While I don’t pay them a salary, I have no problem with it being earned elsewhere. My oldest son has babysat for other people’s toddlers. He worked as a Junior camp counselor over the summer, and he is an absolute whiz at tracking down programs all over the US that pay kids for reading. My 9-year-old even got the thrill of singing (in this case, dancing) for his supper last spring, when he spent a week performing in the American Ballet Theater’s production of “Giselle.” He’s also scarily good at finding loose change, and sometimes even 20 dollar bills, on the street.
Both boys have opened savings accounts (their 5-year-old sister keeps her stash in an old peanut butter jar; I’m cheap, remember? Would I spend money on something to put more money in?), and they love watching the interest therein accumulate.
What they love less, is the suggestion that they might actually consider taking some of their hard-earned money out of the bank to purchase that item which they’ve just told me they really, really, really can’t live without.
It’s rather amazing, really, how quickly that particular prognosis changes when the cost in question needs to come out of their own pocket, rather than the nebulous “somewhere else” that leads to things like a 16 trillion–and counting–national debt.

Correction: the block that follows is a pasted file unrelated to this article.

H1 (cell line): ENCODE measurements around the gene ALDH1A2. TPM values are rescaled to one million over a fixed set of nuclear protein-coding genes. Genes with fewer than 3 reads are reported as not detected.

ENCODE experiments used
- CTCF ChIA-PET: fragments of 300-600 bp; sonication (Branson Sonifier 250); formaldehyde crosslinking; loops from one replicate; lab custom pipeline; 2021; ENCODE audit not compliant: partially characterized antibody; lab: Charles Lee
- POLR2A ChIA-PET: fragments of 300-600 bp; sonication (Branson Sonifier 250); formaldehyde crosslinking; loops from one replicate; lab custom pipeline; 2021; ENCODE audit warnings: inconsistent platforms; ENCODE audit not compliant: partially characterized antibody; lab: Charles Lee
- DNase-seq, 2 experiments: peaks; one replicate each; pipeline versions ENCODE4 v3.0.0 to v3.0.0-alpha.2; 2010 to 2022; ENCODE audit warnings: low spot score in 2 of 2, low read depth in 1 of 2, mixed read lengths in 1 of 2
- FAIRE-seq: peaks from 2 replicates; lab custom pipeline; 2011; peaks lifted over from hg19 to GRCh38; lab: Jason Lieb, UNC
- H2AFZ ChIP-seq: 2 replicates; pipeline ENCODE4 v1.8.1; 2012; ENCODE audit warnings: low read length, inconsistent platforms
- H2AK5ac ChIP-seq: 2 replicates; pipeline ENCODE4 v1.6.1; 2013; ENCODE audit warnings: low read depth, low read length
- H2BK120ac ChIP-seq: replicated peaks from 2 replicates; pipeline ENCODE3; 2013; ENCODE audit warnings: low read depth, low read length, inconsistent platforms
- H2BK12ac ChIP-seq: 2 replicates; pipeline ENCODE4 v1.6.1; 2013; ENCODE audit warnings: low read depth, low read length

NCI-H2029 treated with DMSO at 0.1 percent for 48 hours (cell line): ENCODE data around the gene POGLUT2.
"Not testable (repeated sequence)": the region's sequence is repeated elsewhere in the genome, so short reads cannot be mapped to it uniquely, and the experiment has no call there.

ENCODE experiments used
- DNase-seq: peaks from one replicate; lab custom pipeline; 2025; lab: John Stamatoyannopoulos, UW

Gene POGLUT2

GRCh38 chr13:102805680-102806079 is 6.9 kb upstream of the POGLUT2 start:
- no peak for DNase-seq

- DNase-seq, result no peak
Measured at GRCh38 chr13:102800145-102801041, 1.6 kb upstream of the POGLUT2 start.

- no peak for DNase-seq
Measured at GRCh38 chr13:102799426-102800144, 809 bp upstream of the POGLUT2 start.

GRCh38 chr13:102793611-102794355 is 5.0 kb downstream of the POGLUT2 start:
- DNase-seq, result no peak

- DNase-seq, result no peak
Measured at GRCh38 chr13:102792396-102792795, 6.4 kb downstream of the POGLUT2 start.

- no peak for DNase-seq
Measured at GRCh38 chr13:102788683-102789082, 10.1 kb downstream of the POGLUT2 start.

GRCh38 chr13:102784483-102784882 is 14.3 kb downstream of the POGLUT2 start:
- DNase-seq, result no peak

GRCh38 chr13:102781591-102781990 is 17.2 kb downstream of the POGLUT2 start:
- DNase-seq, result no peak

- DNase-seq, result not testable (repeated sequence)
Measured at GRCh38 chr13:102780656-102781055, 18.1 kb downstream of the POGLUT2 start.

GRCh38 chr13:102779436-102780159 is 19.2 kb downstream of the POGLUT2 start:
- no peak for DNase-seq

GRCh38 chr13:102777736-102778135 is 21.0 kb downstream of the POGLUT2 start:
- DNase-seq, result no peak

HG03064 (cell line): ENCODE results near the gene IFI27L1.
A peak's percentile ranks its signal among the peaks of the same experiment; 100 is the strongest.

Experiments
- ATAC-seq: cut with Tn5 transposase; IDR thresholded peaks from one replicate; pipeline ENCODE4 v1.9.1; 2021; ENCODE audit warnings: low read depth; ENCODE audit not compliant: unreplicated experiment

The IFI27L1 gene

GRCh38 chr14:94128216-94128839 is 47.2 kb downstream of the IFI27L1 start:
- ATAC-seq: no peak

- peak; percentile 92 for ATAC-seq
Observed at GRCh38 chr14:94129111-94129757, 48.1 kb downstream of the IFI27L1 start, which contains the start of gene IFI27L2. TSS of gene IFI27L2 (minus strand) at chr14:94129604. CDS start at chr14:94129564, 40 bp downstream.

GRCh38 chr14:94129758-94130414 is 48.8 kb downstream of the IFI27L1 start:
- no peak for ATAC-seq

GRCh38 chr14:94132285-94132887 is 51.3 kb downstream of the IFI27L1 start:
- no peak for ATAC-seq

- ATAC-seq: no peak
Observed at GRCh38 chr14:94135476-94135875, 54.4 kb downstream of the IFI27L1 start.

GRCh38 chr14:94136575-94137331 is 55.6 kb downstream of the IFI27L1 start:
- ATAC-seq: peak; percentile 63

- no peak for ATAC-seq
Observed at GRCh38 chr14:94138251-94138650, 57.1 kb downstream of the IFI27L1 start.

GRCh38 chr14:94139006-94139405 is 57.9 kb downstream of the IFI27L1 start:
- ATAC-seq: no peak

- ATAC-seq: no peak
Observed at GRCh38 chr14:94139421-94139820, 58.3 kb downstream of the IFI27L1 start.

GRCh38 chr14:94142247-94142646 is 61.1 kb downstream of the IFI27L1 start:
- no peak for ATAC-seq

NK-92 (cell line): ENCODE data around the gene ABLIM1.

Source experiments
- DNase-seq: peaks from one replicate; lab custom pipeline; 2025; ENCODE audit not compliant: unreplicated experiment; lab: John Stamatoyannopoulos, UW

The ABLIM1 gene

Growing up, the concept of an allowance was a purely American thing that my parents never even considered. (Neither, interestingly enough, did my husband’s parents, even though they can trace their roots back to the Revolutionary War era slave trade.) I’ve read about the supposed benefits of both paying your child for doing chores, and also for giving them a fixed, set sum to spend as they please.
Parents have to be nice and supportive of their children, overlooking a missed corner here, a tardy arrival there. Employers don’t.
Those benefits include making the child feel like a valued, contributing member of the household, and of teaching them vital life-skills like keeping a budget, and saving up for a rainy day.